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The second you have interest in or ownership of an asset (like a house or car) you technically have an estate. “So, even if you don’t think you have an estate … chances are you do,” says Joe Sicchitano1, senior vice president and head of wealth planning and advice delivery for SunTrust. And there are steps you should be taking toward smart estate planning—Joe offers the following advice. 

What are some items that comprise an individual’s estate? 

You have the traditional items like your financial accounts, bank accounts, brokerage accounts, retirement accounts—if it has an account number attached to it, it’s almost certainly in your estate. There’s also property, such as real estate or car(s).

Some items that are often overlooked (and sometimes hard to value) are the properties and furnishings in the home. For instance, what’s the end table you inherited from your aunt 20 years ago worth now? Also, collectible items such as coins, stamps, art, etc. Lastly, intellectual property is also overlooked, such as patents or warrant rights. Remember, if you have an interest in or ownership of property, that’s part of your estate. 

Is there a certain age individuals should start thinking about estate planning?

I don’t think of estate planning solely in terms of age, but consider age-related milestones when you will likely need to revisit and update your estate plan. A few common check-in milestones are 1) when you get married, 2) when you have kids, 3) when your children turn 18, 4) as soon as your assets increase enough to require trusts and 5) if you are active in charitable work and want to make sure certain organizations are part of your plan.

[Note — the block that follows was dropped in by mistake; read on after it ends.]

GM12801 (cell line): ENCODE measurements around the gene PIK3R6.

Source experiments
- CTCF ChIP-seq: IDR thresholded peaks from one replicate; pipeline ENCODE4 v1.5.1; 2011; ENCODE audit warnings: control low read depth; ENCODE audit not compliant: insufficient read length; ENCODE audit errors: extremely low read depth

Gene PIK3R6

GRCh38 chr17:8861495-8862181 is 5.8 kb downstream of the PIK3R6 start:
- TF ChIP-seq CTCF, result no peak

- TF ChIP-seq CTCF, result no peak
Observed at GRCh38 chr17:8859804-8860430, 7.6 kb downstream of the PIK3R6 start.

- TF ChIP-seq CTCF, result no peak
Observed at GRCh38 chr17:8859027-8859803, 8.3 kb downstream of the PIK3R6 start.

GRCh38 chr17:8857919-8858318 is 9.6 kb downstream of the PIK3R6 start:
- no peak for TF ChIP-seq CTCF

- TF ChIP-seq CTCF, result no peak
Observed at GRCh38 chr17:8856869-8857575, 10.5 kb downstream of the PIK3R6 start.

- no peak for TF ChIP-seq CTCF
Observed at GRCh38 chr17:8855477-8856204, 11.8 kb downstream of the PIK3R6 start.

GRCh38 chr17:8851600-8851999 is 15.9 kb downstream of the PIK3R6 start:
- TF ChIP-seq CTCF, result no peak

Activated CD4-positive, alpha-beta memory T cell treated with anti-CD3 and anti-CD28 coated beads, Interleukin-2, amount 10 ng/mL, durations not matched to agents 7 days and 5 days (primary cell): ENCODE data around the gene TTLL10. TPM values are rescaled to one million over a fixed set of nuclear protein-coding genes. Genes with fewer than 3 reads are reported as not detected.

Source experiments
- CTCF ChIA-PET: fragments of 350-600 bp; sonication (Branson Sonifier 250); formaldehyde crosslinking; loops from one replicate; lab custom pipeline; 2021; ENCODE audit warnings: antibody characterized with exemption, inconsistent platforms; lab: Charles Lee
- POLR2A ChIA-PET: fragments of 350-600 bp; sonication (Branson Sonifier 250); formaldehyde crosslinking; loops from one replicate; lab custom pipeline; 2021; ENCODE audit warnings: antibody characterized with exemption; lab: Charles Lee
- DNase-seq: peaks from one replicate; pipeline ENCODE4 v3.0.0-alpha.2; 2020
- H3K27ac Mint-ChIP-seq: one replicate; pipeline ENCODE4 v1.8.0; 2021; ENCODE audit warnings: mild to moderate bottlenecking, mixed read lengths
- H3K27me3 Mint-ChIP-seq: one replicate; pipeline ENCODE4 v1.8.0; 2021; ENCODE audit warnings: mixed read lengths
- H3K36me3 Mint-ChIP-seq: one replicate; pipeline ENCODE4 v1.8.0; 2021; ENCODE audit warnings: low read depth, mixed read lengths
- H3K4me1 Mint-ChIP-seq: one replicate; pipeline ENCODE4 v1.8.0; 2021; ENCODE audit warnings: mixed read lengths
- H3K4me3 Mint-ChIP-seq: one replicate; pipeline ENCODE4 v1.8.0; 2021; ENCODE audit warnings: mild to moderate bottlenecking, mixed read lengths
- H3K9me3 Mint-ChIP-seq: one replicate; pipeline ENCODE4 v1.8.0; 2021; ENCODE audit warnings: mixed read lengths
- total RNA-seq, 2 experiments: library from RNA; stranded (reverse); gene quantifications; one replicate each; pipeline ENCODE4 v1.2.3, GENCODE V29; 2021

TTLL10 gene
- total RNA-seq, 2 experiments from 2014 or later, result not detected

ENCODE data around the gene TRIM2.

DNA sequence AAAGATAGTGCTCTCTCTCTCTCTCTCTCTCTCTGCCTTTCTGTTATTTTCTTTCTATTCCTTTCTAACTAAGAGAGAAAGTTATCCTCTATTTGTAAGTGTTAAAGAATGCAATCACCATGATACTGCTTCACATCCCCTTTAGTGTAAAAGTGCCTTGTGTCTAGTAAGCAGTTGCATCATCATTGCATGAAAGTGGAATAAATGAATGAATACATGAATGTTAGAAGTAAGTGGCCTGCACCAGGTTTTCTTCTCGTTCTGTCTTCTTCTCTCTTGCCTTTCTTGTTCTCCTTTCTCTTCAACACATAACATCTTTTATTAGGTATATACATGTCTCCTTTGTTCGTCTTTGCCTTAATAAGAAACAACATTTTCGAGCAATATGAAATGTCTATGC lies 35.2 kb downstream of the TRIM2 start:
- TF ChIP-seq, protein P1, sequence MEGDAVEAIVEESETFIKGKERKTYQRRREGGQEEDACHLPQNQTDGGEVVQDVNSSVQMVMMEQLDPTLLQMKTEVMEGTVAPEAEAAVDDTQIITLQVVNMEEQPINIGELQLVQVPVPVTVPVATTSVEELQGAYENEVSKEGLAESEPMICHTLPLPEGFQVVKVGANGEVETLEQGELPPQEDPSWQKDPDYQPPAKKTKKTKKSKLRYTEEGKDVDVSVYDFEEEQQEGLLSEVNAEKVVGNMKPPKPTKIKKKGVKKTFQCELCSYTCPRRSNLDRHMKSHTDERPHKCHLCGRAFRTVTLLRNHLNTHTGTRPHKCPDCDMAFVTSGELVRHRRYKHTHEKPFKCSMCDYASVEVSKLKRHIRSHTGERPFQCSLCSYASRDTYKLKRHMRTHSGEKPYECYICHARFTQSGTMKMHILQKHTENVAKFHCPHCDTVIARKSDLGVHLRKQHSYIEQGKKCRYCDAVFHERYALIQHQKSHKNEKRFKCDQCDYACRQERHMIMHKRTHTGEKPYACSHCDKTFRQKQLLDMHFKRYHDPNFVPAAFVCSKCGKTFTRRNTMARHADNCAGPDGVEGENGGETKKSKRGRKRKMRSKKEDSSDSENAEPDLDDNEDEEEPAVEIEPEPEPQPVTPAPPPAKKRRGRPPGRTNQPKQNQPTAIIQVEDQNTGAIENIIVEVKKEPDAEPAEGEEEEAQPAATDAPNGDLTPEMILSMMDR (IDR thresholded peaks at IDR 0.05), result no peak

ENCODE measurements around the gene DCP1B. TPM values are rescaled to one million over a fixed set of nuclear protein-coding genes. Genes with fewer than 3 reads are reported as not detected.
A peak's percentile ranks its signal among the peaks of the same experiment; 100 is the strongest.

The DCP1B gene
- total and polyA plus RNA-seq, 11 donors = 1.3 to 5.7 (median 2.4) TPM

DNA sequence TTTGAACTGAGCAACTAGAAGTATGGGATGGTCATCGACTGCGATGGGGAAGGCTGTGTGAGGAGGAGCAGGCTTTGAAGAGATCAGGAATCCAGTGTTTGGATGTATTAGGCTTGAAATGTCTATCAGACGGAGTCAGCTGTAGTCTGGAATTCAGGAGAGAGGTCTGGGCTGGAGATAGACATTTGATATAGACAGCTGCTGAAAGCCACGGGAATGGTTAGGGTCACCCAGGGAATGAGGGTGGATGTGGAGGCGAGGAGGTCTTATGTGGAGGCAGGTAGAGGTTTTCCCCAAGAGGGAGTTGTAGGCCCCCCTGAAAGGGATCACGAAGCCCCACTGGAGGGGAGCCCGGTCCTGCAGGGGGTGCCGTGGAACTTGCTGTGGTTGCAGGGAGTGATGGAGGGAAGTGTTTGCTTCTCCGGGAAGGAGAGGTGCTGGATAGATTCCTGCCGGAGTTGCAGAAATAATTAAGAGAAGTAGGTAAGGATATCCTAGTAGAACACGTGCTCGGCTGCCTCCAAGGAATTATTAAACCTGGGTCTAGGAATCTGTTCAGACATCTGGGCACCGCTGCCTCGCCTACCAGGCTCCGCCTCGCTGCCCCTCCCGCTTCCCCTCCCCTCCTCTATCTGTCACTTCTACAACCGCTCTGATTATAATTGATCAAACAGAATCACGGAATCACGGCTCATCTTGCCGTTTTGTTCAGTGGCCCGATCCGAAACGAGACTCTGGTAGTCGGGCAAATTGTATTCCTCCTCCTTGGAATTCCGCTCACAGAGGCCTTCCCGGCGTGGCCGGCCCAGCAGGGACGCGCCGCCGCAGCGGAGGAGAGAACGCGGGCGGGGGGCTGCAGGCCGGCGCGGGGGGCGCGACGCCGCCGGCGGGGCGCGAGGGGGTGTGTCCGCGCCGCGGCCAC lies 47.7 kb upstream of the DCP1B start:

Are there similarities in why people don’t consider (or even think about) estate planning?

There’s a common misconception that you have to have a certain amount of assets to warrant an estate plan, so debunking that is important. One “aha moment” for clients is when they realize they actually have an estate plan even if they didn’t set one up on their own. There are estate laws in each state, contractual laws for how assets pass from one to another, etc. So even if you don’t think you have an estate plan, you do ... a court just might be deciding it. Also, I don’t think people like to think about it because it’s psychologically unpleasant considering our mortality or illnesses and injuries that may incapacitate us.

Challenge: If you’re on the younger side, estate planning might not seem like a priority—but it should be. Challenge yourself to think about the different stages of estate planning and what’s right for you and your loved ones.

How can an estate plan help families during an often difficult and emotional time?

This is a big concept in estate planning that’s underappreciated until it’s realized. In a blended family, for instance, there may be apprehension over how the original family is being cared for. So if you can lay that out in estate documents (and be transparent), it can help avoid a lot of family angst—the instructions are ready in advance.

Dealing with a family member’s death firsthand gives you a different appreciation for estate planning. For example, everything was in order for my dad’s estate, and it was such a relief for my brother and me because we had a lot of decisions that could have been really stressful. But because he had a plan in place and we were executing his wishes, that was very comforting to us.